The strongest writing in these chapters not surprisingly relates to the North. It is essential reading for those who want an informative and accessible account of the Northern nationalist experience.
The most intriguing section is the chapter on Modern Free Statism. It tracks the arc of the ideological development of Free Statism. In 1921 the signing of the Treaty was never portrayed as a victory but an alternative to a bloody and brutal war. It was never to be an endpoint but a staging post.
Michael Collins, the hero of then non-existent Fine Gael described it as ‘Freedom to achieve freedom’.
It was Britain’s demand on the Free State that it suppress republicans in their garrison in the Four Courts which precipitated the Civil War. The atrocities of the Civil War were carried out in the name of defending the Free State. The later executions of republicans by the Fianna Fáil government of Éamon de Valera, was, again, described as defending the State. Today, some seek to celebrate the Treaty and partition. A position that was never adopted by the signatories of the treaty at the time.
All of these actions required an ideological underpinning: Free Statism, the promulgation of the illusion that the southern state is ‘Ireland’. The endpoint.
The North, however. That’s separate. That’s different. That’s other.
Free Statism rationalized partition and turned a blind eye to the repression in the North. It has proved impossible for them to square the circle – celebrating those who fought for independence while attacking those who fought for independence. As the book reminds us this reached its nadir when the official video of the centenary to remember the patriots of 1916 didn’t even mention the patriots of 1916.
This is not a book that glorifies violence. It is explicit in its accounts of the brutal reality of conflict. The author makes clear that violence is, ‘the choice of last resort. Not everyone will resist.’
In the introduction Danny Morrison writes: ‘Throughout history during wartime, acts of heroism are accompanied also by cowardice and cruelty. Another universal fact is that civilians, by in large, bear the brunt of the suffering. In conflicts, good people kill other good people . . .’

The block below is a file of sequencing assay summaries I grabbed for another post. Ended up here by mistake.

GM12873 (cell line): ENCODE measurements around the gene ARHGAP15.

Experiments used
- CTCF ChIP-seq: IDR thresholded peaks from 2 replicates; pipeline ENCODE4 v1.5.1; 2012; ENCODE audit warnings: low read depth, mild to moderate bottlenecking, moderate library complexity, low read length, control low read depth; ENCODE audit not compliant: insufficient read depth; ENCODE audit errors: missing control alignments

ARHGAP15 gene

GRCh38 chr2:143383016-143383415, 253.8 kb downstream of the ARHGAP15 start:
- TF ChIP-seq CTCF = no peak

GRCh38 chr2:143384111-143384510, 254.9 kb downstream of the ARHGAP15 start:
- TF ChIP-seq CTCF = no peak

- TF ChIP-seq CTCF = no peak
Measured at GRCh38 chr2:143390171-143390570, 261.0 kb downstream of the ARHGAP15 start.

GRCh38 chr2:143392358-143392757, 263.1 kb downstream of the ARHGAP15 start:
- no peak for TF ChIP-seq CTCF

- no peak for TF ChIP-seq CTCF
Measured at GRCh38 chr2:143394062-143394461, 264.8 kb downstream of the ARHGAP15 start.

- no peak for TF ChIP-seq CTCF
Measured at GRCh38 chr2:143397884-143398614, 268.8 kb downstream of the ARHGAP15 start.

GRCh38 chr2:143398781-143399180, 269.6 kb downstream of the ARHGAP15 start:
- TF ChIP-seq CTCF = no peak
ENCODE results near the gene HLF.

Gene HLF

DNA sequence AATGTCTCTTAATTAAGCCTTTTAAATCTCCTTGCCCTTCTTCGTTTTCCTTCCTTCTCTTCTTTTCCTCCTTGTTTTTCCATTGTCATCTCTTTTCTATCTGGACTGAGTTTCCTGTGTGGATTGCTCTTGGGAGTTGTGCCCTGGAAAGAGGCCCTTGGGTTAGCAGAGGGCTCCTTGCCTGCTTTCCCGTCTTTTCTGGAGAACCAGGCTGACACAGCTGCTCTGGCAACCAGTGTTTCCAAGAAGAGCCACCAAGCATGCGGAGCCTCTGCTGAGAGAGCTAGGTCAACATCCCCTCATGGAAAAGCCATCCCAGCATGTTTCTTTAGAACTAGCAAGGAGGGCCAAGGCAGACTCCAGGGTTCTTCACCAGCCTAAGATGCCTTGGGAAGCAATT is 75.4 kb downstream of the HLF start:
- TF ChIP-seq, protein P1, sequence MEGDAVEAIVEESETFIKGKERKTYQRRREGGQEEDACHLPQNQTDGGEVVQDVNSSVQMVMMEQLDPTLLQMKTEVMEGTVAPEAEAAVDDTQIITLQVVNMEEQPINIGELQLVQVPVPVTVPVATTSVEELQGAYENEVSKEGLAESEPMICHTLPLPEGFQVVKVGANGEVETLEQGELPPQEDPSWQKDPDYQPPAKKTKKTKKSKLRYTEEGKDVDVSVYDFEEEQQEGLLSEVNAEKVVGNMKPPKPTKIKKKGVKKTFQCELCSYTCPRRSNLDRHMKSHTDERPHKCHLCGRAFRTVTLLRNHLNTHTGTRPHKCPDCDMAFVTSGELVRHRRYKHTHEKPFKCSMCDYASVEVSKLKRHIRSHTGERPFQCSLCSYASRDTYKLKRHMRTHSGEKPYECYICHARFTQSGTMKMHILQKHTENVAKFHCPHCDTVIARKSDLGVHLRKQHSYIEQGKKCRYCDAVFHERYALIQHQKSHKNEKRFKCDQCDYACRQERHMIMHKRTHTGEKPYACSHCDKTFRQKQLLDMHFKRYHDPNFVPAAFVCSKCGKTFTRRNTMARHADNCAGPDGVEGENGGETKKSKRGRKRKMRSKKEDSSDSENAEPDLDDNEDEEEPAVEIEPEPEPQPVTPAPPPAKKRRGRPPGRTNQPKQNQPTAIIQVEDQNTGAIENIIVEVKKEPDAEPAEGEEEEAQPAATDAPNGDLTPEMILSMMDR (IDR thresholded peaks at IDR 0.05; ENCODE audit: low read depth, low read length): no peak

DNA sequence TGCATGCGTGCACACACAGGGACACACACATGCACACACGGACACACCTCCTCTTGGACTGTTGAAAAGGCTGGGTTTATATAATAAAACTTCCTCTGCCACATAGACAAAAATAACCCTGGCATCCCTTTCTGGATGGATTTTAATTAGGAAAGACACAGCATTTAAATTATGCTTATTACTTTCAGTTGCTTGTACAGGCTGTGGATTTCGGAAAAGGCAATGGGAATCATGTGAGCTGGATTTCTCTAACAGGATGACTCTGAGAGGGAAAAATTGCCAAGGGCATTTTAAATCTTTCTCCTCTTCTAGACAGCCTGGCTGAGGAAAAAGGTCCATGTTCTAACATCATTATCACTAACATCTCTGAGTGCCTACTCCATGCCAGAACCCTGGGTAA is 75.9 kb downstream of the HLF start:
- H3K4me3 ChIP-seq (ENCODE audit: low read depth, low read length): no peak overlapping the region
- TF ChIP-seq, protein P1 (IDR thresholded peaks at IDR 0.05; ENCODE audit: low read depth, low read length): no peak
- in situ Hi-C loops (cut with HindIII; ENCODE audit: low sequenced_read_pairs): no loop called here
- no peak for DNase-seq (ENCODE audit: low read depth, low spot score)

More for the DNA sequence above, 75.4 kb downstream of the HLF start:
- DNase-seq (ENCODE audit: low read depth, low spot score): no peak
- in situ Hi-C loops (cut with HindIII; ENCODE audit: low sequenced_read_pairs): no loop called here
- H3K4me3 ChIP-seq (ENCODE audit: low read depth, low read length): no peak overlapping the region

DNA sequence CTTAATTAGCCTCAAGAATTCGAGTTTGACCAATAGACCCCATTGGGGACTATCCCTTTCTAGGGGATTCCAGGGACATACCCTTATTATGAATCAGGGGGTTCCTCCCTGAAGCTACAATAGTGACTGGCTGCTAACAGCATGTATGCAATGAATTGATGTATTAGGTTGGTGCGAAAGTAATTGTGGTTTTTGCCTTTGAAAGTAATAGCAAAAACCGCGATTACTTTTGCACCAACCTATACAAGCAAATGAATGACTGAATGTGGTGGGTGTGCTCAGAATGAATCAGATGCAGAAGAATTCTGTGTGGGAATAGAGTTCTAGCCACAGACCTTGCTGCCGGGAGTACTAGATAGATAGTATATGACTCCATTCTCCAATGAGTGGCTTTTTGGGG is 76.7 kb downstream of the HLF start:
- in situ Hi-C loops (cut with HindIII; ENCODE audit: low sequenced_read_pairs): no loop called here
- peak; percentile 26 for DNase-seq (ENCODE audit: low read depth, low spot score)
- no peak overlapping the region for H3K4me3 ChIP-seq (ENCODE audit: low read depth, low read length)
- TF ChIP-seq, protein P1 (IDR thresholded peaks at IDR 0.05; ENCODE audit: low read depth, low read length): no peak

He quotes Vietnamese poet Nguyen Duy that, ‘In every war, whoever won, the people always lost.’
The relevance of this book today is not just in its historical narrative or its exposing of hypocritical standards. It is at its essence about the future. We are at a tipping point.
Free Statism, as the book demonstrates, historically claimed to defend the state. Post-Good Friday, Free Statism is about defending the status quo and ensuring that those in power stay in power.
We now have the opportunity to realise the vision of generations of republicans – to unite the people and the island. But peace and the achievement of unity is proving a fundamental challenge to the ‘Free State’.
As the book makes clear, peace and unity are an existential challenge to those who managed the state since partition. Free statism is the last pillar of the state left standing.
There is much more to be written and analyzed. The author poses some simple but unanswered questions. Why did the parties in the South not organize in the North? Both Michael Collins and de Valera did stand in elections in the North at various times before the Treaty. In 1922 the adherents of Saorstát Éireann sold the British-imposed partition of Ireland as ‘a stepping stone to freedom’, but in the subsequent one hundred years where was the next stone? It never materialised.
Other questions arise. How do we remember those who fought yet avoid the glorification of conflict? How does the state reconcile itself to the actions of the Civil War and the execution of republican prisoners with the continuation of partition?
A further book could be written on the political articulation of Free Statism and Irish unity.
In the 1950s Sean Lemass developed a policy on the rationale that unionism was the majority in the North therefore unity could only be achieved with the consent of unionists: a policy blind to the experiences of second-class northern nationalists and which condemned them to sectarian rule. That has now been replaced by the democratic promise of the Good Friday Agreement. A majority is a majority– though some have attempted to resile from that fundamental democratic truth and argue for a more onerous percentage in favour of reunification and so that a minority can ensure continued partition.
This is a timely and significant book. It is the start of a discussion, not a conclusion. This updated edition with a new and comprehension introductory essay is a must-read and primer for further debate.
The 1984 edition was a book of its time.
The 2022 edition is even more a book of its time.
In Belfast the book can be bought on the Falls Road or online at An Fhuiseog Also available at An Ceathrú Póilíin, Culturlann, Falls Road. In Dublin the book can be bought at the SF Shop, 58 Parnell Square or puchased online. Also available through Blackstaff Press